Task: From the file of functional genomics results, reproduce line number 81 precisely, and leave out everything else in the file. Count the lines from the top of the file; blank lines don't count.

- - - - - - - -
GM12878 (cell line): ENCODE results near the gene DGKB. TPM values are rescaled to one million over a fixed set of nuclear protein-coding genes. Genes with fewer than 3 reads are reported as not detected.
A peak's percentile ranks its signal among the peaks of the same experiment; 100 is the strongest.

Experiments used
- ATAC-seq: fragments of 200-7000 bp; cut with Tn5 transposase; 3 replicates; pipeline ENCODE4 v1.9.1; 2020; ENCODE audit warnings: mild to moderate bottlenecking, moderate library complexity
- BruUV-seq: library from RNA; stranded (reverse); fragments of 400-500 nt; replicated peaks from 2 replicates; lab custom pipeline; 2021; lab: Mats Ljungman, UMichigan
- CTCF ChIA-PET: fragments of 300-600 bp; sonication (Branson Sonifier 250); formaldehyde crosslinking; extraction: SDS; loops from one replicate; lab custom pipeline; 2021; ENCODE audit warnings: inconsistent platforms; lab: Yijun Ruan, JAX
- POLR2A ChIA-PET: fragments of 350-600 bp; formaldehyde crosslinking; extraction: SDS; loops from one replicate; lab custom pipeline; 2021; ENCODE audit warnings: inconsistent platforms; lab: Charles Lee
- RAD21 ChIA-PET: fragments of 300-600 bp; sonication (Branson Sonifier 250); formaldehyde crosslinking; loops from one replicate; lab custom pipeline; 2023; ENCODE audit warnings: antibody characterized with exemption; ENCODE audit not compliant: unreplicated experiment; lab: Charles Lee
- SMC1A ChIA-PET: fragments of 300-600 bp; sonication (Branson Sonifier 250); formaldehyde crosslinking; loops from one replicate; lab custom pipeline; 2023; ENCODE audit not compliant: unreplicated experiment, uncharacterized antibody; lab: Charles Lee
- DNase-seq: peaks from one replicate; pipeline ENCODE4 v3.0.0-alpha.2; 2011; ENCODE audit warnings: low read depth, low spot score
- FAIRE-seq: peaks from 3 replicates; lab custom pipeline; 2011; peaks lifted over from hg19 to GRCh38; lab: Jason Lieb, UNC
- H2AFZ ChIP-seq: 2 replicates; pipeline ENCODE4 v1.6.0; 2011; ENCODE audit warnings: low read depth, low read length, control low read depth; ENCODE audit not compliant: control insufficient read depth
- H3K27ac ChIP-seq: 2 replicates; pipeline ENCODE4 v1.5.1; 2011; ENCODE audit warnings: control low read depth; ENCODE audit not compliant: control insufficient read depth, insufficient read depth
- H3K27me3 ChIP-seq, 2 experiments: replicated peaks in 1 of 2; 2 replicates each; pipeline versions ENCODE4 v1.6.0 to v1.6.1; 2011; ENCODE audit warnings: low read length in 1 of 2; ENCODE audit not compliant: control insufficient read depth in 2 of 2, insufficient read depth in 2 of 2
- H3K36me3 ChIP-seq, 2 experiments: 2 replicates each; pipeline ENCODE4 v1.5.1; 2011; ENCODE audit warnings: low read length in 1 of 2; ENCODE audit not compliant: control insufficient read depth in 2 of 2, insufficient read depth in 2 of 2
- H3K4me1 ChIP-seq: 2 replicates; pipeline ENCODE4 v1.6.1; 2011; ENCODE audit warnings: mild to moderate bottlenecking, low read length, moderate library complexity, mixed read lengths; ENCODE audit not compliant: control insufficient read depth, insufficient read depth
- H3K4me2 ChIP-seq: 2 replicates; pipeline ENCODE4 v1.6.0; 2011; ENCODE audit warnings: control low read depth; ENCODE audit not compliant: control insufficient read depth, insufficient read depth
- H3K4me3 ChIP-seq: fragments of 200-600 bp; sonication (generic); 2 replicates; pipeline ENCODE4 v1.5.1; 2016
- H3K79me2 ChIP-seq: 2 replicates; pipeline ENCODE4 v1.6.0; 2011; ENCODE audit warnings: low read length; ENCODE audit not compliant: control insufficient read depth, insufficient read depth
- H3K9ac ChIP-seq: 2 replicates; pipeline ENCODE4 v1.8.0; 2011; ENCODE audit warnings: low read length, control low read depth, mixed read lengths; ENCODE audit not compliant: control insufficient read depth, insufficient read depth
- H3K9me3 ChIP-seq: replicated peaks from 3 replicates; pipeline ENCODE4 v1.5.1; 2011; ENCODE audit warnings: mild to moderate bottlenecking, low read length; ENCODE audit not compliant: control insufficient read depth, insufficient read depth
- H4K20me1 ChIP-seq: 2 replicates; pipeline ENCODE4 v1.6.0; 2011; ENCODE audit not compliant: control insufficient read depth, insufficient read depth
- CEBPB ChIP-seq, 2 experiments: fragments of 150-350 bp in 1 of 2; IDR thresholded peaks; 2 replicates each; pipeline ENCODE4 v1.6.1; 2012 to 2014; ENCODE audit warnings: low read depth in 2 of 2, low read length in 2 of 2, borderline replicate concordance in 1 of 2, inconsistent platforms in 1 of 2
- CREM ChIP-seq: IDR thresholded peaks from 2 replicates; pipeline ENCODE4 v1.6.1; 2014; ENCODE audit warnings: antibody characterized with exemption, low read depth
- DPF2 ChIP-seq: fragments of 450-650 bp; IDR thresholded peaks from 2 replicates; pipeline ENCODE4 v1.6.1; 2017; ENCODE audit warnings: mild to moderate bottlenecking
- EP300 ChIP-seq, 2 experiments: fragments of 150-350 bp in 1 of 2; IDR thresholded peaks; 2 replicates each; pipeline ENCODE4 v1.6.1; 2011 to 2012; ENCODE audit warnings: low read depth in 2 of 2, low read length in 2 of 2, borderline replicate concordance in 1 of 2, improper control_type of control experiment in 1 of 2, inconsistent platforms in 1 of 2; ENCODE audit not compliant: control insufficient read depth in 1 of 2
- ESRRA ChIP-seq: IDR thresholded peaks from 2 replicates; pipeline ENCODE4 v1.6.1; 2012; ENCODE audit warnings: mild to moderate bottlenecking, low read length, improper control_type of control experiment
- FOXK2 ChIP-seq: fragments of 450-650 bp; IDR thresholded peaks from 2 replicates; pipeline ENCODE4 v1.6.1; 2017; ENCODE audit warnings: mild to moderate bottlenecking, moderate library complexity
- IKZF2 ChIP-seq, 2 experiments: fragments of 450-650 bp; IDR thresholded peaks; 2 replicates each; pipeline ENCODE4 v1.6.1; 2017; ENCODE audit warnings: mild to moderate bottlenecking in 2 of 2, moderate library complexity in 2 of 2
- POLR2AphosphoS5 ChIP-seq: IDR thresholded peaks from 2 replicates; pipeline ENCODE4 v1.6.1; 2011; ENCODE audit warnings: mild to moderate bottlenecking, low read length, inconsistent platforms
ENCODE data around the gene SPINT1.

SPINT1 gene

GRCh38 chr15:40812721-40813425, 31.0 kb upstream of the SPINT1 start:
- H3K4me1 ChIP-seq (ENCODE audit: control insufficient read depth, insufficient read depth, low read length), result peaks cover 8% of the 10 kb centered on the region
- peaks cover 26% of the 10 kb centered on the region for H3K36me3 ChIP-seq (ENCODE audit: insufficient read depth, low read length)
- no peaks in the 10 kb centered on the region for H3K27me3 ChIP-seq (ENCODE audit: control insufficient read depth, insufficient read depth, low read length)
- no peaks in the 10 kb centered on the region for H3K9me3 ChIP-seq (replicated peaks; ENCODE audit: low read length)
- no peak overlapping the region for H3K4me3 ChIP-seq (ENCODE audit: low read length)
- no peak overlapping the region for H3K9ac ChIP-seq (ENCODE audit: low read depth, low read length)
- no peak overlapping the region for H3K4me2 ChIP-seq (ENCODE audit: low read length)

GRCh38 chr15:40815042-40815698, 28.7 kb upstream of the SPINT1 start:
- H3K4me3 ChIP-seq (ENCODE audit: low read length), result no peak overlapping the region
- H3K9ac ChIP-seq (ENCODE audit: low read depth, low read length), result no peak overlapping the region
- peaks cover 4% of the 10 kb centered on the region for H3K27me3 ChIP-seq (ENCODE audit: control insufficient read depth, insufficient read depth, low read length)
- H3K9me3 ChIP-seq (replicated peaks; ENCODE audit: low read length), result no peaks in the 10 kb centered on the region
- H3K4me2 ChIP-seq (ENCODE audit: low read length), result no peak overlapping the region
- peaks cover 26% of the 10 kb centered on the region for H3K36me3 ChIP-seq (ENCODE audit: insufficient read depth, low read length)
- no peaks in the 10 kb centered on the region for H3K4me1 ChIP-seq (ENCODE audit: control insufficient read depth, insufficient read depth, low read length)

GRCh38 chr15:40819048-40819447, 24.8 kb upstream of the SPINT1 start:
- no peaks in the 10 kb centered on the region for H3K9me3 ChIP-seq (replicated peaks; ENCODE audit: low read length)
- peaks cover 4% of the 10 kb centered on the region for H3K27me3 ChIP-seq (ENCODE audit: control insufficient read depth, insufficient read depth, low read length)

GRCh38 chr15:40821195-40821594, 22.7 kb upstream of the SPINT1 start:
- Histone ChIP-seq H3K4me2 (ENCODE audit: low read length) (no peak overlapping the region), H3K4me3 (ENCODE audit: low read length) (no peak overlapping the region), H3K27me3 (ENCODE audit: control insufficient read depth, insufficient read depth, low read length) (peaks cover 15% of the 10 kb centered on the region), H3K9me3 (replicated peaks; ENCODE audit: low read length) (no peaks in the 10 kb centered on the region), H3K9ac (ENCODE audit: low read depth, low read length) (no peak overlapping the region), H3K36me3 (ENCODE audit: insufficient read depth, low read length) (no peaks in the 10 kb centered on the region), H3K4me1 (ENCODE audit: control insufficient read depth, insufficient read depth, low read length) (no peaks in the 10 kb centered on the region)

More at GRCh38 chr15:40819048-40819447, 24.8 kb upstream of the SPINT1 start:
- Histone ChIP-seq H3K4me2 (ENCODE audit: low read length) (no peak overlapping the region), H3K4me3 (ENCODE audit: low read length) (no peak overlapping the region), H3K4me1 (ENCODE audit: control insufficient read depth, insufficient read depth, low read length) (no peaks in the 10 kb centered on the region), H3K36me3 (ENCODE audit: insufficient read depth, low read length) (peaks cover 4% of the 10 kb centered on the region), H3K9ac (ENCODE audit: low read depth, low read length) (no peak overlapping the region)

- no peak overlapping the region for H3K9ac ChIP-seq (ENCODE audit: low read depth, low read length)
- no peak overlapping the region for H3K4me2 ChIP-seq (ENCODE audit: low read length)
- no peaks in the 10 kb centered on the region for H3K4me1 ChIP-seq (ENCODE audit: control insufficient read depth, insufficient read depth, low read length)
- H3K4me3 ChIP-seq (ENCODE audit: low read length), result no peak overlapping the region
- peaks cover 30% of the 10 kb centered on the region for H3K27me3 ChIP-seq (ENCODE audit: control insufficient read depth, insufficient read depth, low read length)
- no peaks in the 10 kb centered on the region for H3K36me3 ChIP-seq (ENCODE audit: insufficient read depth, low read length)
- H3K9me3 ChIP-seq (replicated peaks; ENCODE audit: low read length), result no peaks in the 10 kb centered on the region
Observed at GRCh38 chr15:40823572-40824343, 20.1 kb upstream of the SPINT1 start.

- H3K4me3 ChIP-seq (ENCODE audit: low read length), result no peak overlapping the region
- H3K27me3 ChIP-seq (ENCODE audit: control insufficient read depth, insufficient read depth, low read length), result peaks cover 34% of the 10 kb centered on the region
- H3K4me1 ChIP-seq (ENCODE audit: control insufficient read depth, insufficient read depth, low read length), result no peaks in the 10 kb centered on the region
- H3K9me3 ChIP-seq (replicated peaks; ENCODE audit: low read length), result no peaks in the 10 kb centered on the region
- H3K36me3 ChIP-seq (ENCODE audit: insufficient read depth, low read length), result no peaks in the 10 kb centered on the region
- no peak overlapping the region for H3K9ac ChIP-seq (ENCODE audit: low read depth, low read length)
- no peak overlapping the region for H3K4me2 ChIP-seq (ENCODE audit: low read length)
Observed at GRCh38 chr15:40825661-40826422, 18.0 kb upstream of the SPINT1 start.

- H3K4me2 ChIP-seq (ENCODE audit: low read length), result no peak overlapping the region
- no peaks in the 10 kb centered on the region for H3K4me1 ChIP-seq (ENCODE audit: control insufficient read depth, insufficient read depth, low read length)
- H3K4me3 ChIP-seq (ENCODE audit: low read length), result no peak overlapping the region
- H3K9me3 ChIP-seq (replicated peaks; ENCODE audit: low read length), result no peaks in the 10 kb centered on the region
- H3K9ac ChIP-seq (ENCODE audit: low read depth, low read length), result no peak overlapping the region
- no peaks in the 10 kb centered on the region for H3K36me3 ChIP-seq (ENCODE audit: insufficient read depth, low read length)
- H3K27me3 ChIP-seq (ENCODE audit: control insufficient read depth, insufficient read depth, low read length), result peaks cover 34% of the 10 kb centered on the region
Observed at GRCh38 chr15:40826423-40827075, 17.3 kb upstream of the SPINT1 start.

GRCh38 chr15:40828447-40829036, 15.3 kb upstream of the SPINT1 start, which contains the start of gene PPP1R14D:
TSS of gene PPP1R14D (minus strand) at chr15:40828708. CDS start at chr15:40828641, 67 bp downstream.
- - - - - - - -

TSS of gene PPP1R14D (minus strand) at chr15:40828708. CDS start at chr15:40828641, 67 bp downstream.